Also Known As
One of the showiest dogwoods in the East due to its large, white, rounded bracts (look like petals). Dogwoods have prominent leaf veins which curve parallel to the margins of the leaves. They are unusual in having flower parts in fours.
One of the showiest dogwoods in the East due to its large, white, rounded bracts that look like petals. Dogwoods have prominent leaf veins which curve parallel to the margins of the leaves. They are unusual in having flower parts in fours.
Did You Know?
Flowering dogwood is a very popular tree often used as an ornamental. You might find non native cultivars with different colored flowers (red and pink). Many species of birds and mammals browse the fruits, leaves, and twigs. The white wood is hard, tough, close-grained, and good for making tool handles.
The oval-shaped leaves are simple, opposite, and 4 to 6 in (10 to 16 cm) long by 2 to 3 in (5 to 8 cm) wide. Leaves range from green to red spots to reddish throughout the growing season. They usually have slightly fuzzy, dark green upper surfaces while the underside is paler and hairy.The leaf base is v-shaped (acute) and the tip is pointed. The leaf margin (edge) is smooth, but the entire leaf may appear wavy and not flat. Like most dogwoods, the leaves have unique curved veins that are parallel to the rounded edges of the leaves.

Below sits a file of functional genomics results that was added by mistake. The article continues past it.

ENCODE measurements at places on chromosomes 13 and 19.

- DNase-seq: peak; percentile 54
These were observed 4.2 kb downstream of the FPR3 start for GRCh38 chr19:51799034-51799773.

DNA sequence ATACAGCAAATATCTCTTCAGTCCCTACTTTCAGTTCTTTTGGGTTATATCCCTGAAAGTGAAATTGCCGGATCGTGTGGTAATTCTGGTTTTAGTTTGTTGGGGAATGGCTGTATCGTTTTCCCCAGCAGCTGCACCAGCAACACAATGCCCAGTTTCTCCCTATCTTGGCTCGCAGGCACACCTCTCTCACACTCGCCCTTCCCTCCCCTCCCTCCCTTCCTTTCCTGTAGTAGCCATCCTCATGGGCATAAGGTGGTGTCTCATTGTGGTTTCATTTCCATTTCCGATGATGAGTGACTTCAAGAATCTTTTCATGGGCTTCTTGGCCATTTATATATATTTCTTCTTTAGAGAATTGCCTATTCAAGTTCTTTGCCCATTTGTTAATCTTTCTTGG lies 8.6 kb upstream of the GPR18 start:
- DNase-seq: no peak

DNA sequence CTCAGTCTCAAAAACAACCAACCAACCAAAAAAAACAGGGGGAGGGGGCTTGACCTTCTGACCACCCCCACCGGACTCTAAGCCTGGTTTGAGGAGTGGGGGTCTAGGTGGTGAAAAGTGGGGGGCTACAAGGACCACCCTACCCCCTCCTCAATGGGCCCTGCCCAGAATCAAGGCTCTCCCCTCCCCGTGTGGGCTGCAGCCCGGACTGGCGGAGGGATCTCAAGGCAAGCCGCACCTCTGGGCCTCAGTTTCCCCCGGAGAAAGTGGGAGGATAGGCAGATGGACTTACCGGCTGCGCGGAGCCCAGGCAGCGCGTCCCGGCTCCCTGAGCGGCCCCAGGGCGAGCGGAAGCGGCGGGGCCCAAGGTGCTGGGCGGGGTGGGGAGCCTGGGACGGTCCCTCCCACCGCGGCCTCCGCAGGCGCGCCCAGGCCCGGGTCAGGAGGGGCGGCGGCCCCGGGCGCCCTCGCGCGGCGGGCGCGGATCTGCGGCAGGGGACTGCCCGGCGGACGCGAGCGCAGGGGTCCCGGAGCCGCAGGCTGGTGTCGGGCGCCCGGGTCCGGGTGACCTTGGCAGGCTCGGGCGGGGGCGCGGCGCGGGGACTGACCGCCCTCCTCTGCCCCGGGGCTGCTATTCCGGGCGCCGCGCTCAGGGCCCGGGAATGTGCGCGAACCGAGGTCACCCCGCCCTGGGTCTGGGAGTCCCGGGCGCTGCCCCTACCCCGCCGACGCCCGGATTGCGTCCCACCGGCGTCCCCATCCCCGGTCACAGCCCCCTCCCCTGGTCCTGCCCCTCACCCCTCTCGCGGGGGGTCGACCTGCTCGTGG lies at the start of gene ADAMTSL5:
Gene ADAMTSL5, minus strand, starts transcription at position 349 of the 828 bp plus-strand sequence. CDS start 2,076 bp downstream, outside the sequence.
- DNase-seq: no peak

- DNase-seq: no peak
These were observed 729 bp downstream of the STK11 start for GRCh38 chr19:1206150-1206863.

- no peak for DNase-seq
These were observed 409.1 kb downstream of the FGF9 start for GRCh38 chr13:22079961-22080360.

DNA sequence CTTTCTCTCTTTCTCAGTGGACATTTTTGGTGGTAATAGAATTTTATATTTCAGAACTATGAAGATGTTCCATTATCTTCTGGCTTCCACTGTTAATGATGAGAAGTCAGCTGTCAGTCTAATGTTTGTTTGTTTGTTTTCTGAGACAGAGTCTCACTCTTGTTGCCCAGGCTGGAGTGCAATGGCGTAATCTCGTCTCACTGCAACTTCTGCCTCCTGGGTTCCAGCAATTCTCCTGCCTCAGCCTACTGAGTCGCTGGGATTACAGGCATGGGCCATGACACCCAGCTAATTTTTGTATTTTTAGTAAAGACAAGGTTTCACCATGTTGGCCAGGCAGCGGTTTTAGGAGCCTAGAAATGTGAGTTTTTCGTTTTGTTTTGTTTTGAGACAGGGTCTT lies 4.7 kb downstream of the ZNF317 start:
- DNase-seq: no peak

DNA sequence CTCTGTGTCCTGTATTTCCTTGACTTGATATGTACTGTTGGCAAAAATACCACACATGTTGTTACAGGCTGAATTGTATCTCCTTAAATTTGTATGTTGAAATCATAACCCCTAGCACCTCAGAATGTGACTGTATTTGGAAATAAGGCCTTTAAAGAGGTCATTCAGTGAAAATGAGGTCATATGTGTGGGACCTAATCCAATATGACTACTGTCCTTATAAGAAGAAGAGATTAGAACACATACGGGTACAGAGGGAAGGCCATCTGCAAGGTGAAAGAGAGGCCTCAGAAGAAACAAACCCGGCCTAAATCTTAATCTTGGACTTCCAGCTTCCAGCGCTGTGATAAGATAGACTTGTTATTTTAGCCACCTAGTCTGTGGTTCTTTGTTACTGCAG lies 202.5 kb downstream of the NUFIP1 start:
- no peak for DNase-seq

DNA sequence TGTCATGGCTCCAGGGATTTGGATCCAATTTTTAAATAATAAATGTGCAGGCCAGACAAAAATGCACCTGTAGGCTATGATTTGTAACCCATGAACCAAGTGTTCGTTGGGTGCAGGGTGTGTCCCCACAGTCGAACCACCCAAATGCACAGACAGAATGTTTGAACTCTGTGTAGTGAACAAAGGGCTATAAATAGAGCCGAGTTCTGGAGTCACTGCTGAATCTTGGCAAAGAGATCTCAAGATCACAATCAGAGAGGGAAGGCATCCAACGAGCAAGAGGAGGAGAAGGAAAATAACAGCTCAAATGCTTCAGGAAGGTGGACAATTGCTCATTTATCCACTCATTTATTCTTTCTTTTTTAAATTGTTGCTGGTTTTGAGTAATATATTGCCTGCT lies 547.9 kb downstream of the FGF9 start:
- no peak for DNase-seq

There appears to be four large white to pinkish petals, which may or may not overlap at the base forming a flower approximately 2 to 3 in (5 to 9 cm) wide. These petal-like structures are actually bracts, which surround the tiny cluster of flowers in the center. Each showy, white bract has a notch at its tip, which forms an “m” shape. The cleft of this notch may appear dry, or tinged slightly brown. The tiny flowers are green, and less than a quarter of an inch (0.64 cm) tall and wide. All are clustered in the center of the bracts. All flowers are located on the tops of the branches, with their faces pointing up.
The fruits are bright red and berry-like (drupes) in flat topped clusters of 20 to 40. Each fruit has two seeds or pits in center. Fruits are distinctly oval in shape, with a small dark extension of the fruit covering (like the “bottom” of an apple) on the tip of the oval not attached to the stem (petiole).
Flowering dogwood grows in the well-drained, light upland soils to deep, moist soils along streams and lower slopes.